April 10 (Bloomberg) -- Greece’s banks have proposed a recapitalization plan that would allow them to limit losses arising from Greece’s debt restructuring to 53.5 percent, the size of the nominal cut in value of their government bonds, Euro2day reported, without saying how it got the information.
The plan involves the banks putting new Greek government bonds issued in the exchange into a special-purpose vehicle that would benefit from 8 billion euros ($10.5 billion) of European Financial Stability Facility guarantees, according to the Athens-based news website. The guarantees would divert funds that would otherwise be used to recapitalize the banks directly and allow them to avoid booking losses of 75 percent from the debt swap, Euro2day said.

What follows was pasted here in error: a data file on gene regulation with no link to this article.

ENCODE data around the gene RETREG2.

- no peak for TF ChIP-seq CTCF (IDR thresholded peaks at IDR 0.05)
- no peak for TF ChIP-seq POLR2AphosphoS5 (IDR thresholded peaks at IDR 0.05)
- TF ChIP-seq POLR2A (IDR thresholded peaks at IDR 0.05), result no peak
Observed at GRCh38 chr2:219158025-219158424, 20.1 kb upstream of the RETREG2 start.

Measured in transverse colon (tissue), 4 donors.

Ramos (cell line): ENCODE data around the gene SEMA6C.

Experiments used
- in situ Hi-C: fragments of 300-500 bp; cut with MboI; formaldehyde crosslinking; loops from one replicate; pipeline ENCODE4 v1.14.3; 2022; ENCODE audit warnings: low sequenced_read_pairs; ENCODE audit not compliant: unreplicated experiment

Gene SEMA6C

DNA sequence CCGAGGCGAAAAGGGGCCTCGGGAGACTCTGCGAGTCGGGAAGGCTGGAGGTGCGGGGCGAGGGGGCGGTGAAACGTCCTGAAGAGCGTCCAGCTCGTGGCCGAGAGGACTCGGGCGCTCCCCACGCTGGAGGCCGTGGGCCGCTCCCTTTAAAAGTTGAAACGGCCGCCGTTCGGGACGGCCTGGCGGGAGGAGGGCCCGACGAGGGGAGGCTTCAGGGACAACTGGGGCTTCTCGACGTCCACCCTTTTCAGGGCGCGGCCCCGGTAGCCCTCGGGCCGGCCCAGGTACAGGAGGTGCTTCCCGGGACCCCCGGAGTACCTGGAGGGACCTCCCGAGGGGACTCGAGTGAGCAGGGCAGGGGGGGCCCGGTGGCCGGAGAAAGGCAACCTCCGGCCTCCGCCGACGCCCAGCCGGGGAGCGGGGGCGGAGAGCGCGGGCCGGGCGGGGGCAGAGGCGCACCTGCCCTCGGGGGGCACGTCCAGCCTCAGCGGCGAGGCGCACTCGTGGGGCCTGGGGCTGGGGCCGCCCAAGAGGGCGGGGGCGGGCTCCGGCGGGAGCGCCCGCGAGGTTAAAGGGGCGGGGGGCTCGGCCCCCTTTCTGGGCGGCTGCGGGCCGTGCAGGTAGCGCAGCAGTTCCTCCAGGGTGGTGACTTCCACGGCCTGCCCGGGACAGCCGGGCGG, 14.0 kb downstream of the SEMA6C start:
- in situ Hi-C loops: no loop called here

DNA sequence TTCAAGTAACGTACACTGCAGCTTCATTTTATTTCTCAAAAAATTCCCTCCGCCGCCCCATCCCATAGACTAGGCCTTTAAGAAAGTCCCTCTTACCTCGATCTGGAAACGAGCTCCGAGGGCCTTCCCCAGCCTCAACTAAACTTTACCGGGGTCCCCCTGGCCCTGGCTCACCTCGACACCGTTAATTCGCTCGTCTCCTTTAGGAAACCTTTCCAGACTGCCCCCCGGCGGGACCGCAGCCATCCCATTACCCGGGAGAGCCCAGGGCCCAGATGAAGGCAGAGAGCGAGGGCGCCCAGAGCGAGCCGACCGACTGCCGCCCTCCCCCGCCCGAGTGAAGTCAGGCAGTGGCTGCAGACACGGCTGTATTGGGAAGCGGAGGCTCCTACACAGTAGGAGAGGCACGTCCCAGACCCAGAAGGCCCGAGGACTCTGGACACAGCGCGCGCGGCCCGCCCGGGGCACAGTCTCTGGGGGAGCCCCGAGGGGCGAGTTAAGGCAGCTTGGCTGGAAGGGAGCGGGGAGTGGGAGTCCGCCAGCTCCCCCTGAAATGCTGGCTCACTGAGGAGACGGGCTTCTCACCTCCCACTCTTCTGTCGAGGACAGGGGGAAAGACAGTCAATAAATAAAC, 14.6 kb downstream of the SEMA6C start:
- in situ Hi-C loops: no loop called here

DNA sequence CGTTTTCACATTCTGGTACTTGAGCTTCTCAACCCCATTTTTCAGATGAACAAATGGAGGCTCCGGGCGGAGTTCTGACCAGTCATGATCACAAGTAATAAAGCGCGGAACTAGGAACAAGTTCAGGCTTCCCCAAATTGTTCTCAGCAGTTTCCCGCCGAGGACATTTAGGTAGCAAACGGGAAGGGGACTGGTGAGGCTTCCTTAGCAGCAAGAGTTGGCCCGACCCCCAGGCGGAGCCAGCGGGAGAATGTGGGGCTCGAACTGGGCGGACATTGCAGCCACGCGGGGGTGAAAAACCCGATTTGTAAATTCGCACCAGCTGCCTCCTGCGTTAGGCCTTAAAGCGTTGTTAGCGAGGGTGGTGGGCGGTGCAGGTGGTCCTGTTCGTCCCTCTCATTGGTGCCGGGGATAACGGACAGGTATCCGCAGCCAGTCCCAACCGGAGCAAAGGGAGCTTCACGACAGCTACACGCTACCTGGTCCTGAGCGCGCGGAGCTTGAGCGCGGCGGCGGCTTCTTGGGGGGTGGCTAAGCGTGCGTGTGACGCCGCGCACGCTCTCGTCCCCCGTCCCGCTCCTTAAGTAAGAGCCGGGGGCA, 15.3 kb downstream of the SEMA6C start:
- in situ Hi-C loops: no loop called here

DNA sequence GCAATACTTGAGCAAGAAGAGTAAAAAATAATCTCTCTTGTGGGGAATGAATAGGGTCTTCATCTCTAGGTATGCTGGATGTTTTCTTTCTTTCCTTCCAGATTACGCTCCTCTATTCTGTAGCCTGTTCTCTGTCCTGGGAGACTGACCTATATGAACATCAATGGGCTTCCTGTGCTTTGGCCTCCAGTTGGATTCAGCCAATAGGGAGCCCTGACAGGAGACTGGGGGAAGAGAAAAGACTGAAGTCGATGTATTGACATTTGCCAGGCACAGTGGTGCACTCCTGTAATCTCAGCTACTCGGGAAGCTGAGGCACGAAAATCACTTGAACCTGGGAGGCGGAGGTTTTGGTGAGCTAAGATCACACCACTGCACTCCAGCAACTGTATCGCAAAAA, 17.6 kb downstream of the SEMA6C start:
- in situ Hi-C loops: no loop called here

The plan would need approval from the government, the Bank of Greece and the so-called troika of the European Commission, the European Central Bank and the International Monetary Fund, which have yet to agree on the final form of the bank recapitalization, Euro2day reported.
To contact the reporter on this story: Marcus Bensasson in Athens at firstname.lastname@example.org
To contact the editor responsible for this story: Craig Stirling at email@example.com